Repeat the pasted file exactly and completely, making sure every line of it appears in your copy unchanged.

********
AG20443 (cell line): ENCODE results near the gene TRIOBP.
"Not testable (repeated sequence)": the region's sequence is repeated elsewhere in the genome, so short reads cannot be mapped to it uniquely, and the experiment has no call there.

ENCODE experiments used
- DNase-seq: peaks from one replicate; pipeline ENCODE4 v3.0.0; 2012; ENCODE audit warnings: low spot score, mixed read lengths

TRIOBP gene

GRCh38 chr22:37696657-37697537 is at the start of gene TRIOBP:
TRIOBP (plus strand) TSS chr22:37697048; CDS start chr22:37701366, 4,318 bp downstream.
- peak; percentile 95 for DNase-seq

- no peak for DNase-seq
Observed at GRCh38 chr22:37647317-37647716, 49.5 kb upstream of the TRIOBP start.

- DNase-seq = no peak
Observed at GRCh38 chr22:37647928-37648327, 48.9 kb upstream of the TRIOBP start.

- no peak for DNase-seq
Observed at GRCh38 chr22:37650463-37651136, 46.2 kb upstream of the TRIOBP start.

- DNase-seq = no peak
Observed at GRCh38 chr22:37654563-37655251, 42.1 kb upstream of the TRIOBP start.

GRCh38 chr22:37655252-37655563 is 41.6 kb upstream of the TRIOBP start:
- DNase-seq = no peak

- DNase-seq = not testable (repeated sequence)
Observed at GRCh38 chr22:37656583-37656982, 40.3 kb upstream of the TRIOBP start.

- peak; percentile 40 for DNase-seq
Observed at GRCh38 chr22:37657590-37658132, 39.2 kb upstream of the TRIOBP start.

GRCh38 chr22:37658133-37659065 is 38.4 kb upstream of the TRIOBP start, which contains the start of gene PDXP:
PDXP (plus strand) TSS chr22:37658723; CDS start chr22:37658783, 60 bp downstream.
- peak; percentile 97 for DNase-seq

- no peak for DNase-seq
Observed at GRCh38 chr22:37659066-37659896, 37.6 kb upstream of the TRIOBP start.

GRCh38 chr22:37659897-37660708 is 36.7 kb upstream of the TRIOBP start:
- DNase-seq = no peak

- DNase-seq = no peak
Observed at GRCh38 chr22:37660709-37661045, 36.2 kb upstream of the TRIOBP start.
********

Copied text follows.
AG20443 (cell line): ENCODE results near the gene TRIOBP.
"Not testable (repeated sequence)": the region's sequence is repeated elsewhere in the genome, so short reads cannot be mapped to it uniquely, and the experiment has no call there.

ENCODE experiments used
- DNase-seq: peaks from one replicate; pipeline ENCODE4 v3.0.0; 2012; ENCODE audit warnings: low spot score, mixed read lengths

TRIOBP gene

GRCh38 chr22:37696657-37697537 is at the start of gene TRIOBP:
TRIOBP (plus strand) TSS chr22:37697048; CDS start chr22:37701366, 4,318 bp downstream.
- peak; percentile 95 for DNase-seq

- no peak for DNase-seq
Observed at GRCh38 chr22:37647317-37647716, 49.5 kb upstream of the TRIOBP start.

- DNase-seq = no peak
Observed at GRCh38 chr22:37647928-37648327, 48.9 kb upstream of the TRIOBP start.

- no peak for DNase-seq
Observed at GRCh38 chr22:37650463-37651136, 46.2 kb upstream of the TRIOBP start.

- DNase-seq = no peak
Observed at GRCh38 chr22:37654563-37655251, 42.1 kb upstream of the TRIOBP start.

GRCh38 chr22:37655252-37655563 is 41.6 kb upstream of the TRIOBP start:
- DNase-seq = no peak

- DNase-seq = not testable (repeated sequence)
Observed at GRCh38 chr22:37656583-37656982, 40.3 kb upstream of the TRIOBP start.

- peak; percentile 40 for DNase-seq
Observed at GRCh38 chr22:37657590-37658132, 39.2 kb upstream of the TRIOBP start.

GRCh38 chr22:37658133-37659065 is 38.4 kb upstream of the TRIOBP start, which contains the start of gene PDXP:
PDXP (plus strand) TSS chr22:37658723; CDS start chr22:37658783, 60 bp downstream.
- peak; percentile 97 for DNase-seq

- no peak for DNase-seq
Observed at GRCh38 chr22:37659066-37659896, 37.6 kb upstream of the TRIOBP start.

GRCh38 chr22:37659897-37660708 is 36.7 kb upstream of the TRIOBP start:
- DNase-seq = no peak

- DNase-seq = no peak
Observed at GRCh38 chr22:37660709-37661045, 36.2 kb upstream of the TRIOBP start.